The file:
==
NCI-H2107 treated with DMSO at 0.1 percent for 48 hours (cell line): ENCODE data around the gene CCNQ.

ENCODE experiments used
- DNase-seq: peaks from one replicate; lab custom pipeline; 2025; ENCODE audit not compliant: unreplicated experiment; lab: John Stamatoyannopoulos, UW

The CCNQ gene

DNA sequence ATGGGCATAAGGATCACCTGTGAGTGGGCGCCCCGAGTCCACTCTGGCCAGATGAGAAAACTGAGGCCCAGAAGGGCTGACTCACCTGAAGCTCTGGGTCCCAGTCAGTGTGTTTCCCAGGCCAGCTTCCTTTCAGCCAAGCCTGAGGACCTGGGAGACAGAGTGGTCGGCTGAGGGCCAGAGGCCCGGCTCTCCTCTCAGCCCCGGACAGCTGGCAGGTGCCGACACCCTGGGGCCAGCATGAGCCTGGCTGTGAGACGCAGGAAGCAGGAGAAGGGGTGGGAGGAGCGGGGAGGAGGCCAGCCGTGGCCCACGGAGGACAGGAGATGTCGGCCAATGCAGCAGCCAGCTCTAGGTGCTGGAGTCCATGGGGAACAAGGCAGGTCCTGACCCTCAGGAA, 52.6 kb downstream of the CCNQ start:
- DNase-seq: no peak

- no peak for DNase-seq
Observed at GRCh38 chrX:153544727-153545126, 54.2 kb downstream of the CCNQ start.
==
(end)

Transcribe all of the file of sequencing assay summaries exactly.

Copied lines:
NCI-H2107 treated with DMSO at 0.1 percent for 48 hours (cell line): ENCODE data around the gene CCNQ.

ENCODE experiments used
- DNase-seq: peaks from one replicate; lab custom pipeline; 2025; ENCODE audit not compliant: unreplicated experiment; lab: John Stamatoyannopoulos, UW

The CCNQ gene

DNA sequence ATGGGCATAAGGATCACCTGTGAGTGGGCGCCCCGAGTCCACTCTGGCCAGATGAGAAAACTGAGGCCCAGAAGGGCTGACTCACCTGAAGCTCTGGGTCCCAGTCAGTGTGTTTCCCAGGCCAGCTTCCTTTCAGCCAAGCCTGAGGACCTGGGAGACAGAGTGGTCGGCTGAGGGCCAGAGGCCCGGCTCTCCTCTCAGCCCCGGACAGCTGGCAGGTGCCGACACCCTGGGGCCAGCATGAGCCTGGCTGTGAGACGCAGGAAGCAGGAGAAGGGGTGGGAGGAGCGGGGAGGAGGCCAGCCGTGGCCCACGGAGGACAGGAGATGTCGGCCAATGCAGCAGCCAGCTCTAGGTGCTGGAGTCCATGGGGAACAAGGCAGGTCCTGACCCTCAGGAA, 52.6 kb downstream of the CCNQ start:
- DNase-seq: no peak

- no peak for DNase-seq
Observed at GRCh38 chrX:153544727-153545126, 54.2 kb downstream of the CCNQ start.